‘Bernie’ jurors dispute convict’s early release

Bernie Tiede is led into the Panola County court house by law enforcement officials in Carthage, Texas, Tuesday, May 6, 2014. The former mortician serving a life sentence for the death of a rich East Texas woman could soon go free with the agreement of the district attorney who prosecuted him. Tiede, whose case inspired the movie “Bernie,” is expected in court in Carthage, Texas. (AP Photo/LM Otero)

CARTHAGE, Texas (AP) — Three of the jurors who convicted an East Texas man for the slaying of a rich widow disagree with his early release from prison and say they still believe he deserved a life sentence.

Bernie Tiede was set free on bond earlier this month after the district attorney who prosecuted him agreed to let him out of his life prison term.

The case inspired the dark comedy “Bernie,” starring Jack Black in the title role and Shirley MacLaine as Nugent.

A day after the release, KXAN spoke with Richard Linklater, director of the film many believe is responsible for getting Tiede released. A condition of Tiede’s release was that he must live with Linklater. Tiede has been ordered not to speak with the media.

“He confessed that he did it,” said Jessie Jacks, who served as the jury foreman. “We found him guilty. In the punishment phase we gave him a life sentence — that’s the max you can give him.”

Jacks and the other two jurors spoke to the Longview News-Journal days after Tiede was let out of prison for the killing of 81-year-old Marjorie Nugent, his longtime companion who was found dead in a freezer at her home nine months after her disappearance in 1996.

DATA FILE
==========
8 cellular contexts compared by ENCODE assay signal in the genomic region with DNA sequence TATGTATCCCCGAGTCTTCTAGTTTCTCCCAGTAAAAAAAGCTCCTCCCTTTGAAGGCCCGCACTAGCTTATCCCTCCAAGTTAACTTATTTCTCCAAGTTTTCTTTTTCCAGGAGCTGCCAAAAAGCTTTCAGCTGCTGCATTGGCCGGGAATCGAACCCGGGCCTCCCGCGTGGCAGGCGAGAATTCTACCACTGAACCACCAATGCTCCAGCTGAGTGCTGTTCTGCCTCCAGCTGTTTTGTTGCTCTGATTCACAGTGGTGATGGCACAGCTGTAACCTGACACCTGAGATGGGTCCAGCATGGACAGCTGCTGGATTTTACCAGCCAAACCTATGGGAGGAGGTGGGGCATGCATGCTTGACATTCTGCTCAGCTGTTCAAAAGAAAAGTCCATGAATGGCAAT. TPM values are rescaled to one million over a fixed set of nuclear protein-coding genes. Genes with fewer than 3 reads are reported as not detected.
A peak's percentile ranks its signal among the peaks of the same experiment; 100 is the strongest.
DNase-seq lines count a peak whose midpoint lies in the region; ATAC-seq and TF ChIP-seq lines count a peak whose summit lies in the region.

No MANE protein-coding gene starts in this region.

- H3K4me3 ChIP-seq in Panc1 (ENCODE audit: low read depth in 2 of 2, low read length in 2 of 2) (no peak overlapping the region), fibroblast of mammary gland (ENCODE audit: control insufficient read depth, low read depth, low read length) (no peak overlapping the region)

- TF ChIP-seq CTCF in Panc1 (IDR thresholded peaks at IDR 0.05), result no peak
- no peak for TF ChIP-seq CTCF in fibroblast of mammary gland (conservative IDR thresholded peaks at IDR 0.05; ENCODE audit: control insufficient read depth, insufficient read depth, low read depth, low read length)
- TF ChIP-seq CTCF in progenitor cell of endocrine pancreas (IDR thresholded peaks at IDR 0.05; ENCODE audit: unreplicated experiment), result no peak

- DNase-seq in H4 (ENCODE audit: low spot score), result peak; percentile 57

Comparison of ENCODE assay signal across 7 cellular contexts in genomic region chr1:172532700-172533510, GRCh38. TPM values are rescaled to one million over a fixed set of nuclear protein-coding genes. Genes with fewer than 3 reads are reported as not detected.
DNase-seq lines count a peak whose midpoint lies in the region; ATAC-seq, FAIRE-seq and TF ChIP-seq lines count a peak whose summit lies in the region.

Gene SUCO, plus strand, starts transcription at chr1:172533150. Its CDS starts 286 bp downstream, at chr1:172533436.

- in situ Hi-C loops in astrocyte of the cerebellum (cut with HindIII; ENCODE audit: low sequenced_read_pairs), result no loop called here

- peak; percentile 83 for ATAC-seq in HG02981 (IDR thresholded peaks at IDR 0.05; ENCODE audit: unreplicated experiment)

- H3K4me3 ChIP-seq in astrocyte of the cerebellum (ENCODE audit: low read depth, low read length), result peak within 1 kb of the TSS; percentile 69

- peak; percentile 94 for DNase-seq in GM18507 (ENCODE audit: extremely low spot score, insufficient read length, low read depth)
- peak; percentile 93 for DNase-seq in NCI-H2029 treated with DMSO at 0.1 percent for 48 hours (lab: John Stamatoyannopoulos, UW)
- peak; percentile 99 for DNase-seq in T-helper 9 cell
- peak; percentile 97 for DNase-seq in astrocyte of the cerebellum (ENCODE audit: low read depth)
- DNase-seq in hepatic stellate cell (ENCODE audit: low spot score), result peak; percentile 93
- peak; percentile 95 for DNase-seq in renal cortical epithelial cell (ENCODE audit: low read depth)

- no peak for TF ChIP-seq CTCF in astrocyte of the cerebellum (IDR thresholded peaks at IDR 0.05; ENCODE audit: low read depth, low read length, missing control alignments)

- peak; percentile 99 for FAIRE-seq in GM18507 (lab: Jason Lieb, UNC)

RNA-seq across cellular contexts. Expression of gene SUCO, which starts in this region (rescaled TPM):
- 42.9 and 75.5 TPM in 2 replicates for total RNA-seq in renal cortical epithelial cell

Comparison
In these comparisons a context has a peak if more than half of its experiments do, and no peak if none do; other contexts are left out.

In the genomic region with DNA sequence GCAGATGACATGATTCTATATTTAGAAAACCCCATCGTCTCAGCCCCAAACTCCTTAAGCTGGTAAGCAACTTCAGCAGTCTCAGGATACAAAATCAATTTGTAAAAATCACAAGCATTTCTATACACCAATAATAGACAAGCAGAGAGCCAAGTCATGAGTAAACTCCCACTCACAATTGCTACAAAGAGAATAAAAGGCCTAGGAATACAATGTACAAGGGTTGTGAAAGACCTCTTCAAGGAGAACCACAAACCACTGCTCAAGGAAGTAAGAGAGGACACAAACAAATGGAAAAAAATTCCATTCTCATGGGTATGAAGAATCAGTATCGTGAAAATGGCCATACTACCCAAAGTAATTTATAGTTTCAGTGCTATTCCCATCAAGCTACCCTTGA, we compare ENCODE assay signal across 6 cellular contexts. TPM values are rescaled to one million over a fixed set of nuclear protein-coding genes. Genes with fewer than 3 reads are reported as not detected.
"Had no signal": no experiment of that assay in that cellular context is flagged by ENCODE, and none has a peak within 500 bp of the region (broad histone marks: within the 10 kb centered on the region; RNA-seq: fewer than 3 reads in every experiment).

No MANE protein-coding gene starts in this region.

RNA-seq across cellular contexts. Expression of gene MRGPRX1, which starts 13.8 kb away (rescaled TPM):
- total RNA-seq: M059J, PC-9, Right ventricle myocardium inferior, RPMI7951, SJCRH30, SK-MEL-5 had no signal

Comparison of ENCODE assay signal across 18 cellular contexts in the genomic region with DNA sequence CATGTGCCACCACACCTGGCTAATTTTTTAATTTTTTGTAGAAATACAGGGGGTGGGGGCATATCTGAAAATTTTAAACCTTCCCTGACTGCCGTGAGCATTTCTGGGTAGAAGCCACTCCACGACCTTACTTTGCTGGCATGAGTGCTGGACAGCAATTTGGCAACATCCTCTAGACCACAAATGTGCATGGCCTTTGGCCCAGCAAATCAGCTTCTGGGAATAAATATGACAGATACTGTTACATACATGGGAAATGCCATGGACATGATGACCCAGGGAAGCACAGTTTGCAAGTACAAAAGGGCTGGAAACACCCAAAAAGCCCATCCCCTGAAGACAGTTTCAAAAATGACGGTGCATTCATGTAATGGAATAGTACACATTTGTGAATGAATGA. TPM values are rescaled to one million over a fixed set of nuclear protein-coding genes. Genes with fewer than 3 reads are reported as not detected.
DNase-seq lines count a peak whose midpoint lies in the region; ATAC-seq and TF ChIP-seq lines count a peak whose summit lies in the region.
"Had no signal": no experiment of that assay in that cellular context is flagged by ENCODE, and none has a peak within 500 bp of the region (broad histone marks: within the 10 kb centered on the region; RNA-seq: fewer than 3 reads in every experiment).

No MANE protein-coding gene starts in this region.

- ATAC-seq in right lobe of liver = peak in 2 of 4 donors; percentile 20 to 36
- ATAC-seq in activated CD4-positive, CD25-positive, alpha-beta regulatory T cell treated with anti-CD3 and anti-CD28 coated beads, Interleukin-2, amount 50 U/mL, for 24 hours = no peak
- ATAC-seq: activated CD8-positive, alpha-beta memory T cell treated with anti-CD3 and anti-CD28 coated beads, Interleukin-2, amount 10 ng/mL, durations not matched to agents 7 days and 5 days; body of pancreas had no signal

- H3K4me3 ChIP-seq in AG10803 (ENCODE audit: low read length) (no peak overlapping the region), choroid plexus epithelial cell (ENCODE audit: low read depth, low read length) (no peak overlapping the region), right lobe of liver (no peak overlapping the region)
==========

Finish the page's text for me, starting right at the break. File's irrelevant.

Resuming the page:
“It was pretty much a cut-and-dry case,” Jacks said. “He killed a lady and put her in a freezer.”

Tiede was a local mortician’s assistant in the East Texas town of Carthage who got to know Nugent after working at her husband’s funeral. The two began to spend time together and take trips around the world, until Nugent’s disappearance.

Jurors gave Tiede a life sentence, and he would not have been eligible for parole until 2027. But Panola County District Attorney Danny Buck Davidson earlier this month said new evidence that Tiede was abused as a child — and that he and Nugent had an emotionally abusive relationship — suggested he should be let out of prison early.

An Austin attorney who began to examine Tiede’s case after the “Bernie” movie eventually uncovered evidence that Tiede had been abused by an uncle. After a prosecution expert agreed with Tiede’s side, Davidson said it was appropriate to release Tiede after more than 15 years in prison.

Tiede’s case is being reviewed by the Texas Court of Criminal Appeals, which still must formally sign off on the sentence reduction for it to be official.

Jacks said he still would have voted for a life sentence even knowing Tiede was abused as a child.

“Is this going to set a precedent of everyone who is in prison who was molested or abused as a child asking for new punishment?” he said. “What is good for one is good for all. They may be opening up a can of worms.”

Another juror, Melvin Nagel, said he wanted to give Tiede the death penalty.

“That lady was 40 years older than he was,” Nagel told the News-Journal. “I don’t think that had anything to do with his childhood.”

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